"About 10 percent of all cargo by trucks goes from Latvia to Russia, and 60 percent of all cargo by road goes to Russia. We have an agreement with Russia concerning international transport. Russian truckers prefer to drive through Latvia because it is faster and cheaper. But if the Russians want to go through Latvia, they will need more licenses. Of course we would want more too. Business is business," Trezins said.
However, dealing with the Russians may be very unpredictable and the rules change often.
"We don't know what will happen if the Duma changes its mind, if there will be sanctions, or if there will be new rules. The biggest problems lie in the politics between Russia and Latvia. It is a pain, but our future is close to Russia," Trezins explained.
Today there is a special border crossing, Terehovo, for Russian trucks. It takes only 15 minutes for the drivers to receive a visa by the border. Approximately 100 visas are issued every month for Russian truck drivers.
"Very often the trucks come empty to Latvia because of difficulties finding loads in Russia," said Andrejs Broders, head of the division for international road haulage.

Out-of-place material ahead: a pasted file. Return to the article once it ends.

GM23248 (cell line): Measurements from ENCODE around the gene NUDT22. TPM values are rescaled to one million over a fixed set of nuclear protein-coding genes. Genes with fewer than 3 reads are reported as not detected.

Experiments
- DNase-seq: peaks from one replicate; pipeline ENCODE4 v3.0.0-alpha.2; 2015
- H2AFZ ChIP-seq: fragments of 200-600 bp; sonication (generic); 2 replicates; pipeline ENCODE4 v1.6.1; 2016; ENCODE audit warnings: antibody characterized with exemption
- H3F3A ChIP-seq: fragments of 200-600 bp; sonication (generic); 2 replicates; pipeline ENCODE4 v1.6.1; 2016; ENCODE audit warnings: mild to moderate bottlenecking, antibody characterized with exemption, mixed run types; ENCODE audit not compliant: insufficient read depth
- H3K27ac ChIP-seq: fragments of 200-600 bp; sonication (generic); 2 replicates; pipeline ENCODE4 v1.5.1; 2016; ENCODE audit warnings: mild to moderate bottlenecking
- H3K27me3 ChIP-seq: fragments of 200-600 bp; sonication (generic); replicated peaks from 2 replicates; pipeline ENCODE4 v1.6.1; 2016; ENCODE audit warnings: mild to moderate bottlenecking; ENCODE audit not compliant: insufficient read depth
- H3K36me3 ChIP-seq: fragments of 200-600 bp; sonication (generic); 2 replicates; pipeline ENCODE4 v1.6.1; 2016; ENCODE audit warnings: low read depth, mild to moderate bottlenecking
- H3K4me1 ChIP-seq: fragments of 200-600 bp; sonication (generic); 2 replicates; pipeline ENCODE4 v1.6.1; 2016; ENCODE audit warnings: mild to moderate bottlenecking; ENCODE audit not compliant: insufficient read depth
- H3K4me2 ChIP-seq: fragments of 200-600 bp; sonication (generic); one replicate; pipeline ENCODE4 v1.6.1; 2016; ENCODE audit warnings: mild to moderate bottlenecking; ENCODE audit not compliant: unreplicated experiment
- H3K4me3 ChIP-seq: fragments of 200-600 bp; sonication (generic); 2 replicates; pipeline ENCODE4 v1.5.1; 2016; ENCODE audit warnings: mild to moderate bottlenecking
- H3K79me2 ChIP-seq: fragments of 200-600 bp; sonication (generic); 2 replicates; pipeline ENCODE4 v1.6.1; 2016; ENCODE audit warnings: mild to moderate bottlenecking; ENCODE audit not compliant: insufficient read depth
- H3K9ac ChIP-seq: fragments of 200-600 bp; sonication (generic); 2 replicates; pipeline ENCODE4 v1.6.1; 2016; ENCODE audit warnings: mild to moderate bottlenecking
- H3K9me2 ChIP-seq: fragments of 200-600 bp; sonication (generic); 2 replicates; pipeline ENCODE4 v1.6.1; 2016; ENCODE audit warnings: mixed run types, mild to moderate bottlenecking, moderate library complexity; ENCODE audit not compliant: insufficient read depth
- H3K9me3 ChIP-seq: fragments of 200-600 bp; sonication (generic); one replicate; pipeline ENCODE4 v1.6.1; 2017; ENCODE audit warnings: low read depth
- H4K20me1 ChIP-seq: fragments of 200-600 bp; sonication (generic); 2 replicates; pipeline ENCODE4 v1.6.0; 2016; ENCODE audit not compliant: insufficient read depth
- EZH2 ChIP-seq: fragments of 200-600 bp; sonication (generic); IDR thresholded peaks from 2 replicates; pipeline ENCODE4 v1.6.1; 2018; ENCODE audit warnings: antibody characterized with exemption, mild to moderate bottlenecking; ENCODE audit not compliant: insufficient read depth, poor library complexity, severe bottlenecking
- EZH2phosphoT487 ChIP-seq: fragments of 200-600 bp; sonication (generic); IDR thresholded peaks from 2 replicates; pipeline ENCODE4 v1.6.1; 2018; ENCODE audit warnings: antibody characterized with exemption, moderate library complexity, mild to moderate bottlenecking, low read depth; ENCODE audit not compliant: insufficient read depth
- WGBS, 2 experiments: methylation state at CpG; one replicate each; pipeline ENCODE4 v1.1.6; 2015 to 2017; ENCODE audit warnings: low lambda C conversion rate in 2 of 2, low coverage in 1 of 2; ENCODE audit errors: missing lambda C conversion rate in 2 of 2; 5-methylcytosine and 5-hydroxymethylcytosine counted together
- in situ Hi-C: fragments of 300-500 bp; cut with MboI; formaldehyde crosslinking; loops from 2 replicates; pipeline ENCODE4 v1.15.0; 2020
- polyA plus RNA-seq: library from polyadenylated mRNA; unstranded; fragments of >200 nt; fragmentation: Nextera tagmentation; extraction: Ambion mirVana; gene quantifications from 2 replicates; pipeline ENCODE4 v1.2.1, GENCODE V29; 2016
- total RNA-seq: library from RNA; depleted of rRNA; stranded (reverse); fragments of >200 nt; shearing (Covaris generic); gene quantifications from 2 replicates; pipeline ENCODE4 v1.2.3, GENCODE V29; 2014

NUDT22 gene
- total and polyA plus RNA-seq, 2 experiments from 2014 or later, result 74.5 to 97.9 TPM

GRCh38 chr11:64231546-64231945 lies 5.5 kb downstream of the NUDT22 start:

Valdis Trezins is convinced that although transit is where the future lies for Latvia, not only in road carriers but trains and ferries as well. He thinks Latvia is making $10 per ton transporting through Latvia.
"By the end of the year we would like to see the number of licenses doubled for trucks. It would be a good start, but we need to get back to 30,000," he said.
Latvijas Auto is a nonprofit, nonpolitical organization with 900 members, all companies, working with transport issues in Latvia. Trezins has been working hard trying to get the Latvian government to realize, the importance of Latvian transit.
Because of Latvia's geographical location, logistics and transport are growing with companies investing money and moving in. Therefore Latvija's Auto and its counterpart in Russia, ASMAP, Russian International Cargo Organization, is planning a joint venture to start a new ferry line to Germany from Latvia.
"There are already some ferry lines, but they are expensive. If we can organize it ourselves, we can bring the price down," he said.